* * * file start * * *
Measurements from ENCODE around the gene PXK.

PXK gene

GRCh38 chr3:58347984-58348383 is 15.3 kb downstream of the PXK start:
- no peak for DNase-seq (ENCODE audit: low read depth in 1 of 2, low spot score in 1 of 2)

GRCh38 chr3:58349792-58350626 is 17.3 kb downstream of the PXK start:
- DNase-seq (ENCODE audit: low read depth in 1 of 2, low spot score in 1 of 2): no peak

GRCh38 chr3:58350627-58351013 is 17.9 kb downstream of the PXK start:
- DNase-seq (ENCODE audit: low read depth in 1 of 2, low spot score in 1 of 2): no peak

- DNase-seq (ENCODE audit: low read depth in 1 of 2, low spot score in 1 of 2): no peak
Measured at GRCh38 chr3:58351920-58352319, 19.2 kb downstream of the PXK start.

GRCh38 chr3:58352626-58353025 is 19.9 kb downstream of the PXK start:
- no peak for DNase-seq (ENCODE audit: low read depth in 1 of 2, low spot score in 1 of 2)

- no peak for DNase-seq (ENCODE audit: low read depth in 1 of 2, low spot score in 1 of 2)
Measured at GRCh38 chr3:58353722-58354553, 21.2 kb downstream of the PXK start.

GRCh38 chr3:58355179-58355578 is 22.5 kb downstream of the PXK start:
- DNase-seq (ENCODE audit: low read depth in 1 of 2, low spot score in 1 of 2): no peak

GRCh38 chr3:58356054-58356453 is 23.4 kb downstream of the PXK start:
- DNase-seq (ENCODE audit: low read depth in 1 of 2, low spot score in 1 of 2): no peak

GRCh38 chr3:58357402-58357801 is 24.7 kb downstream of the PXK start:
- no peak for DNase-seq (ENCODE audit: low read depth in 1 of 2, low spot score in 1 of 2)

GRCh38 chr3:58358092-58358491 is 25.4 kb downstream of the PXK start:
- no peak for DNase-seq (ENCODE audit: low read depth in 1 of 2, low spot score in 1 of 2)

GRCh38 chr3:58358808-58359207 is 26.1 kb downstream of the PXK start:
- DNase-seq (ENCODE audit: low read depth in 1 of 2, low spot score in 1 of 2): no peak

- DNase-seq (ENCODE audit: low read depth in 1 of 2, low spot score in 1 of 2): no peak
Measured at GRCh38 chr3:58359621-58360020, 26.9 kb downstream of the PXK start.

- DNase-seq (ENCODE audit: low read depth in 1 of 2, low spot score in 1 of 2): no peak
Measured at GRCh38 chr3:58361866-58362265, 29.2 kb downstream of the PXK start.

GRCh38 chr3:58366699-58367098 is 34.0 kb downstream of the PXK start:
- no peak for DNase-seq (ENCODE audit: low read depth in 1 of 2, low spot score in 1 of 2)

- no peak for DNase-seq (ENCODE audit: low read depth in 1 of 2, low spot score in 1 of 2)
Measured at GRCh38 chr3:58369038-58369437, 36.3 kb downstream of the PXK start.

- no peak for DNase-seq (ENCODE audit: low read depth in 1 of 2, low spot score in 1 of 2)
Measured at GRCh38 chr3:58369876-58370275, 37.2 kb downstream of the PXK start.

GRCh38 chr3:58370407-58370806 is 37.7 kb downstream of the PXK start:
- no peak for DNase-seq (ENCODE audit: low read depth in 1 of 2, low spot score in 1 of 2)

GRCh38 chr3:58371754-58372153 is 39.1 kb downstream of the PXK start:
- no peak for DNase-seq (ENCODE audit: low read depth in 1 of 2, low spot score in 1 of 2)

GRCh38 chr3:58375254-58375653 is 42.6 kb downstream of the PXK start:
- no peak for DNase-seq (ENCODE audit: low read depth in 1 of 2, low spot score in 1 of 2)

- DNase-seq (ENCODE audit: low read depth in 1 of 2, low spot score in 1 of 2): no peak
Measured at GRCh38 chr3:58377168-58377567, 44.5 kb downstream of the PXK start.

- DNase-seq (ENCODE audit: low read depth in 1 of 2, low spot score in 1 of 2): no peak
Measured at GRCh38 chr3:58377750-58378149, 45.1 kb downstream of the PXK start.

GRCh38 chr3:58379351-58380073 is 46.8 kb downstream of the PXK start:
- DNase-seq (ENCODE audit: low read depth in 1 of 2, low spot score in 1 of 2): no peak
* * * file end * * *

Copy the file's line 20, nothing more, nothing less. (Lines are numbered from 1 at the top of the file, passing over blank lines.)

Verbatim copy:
- no peak for DNase-seq (ENCODE audit: low read depth in 1 of 2, low spot score in 1 of 2)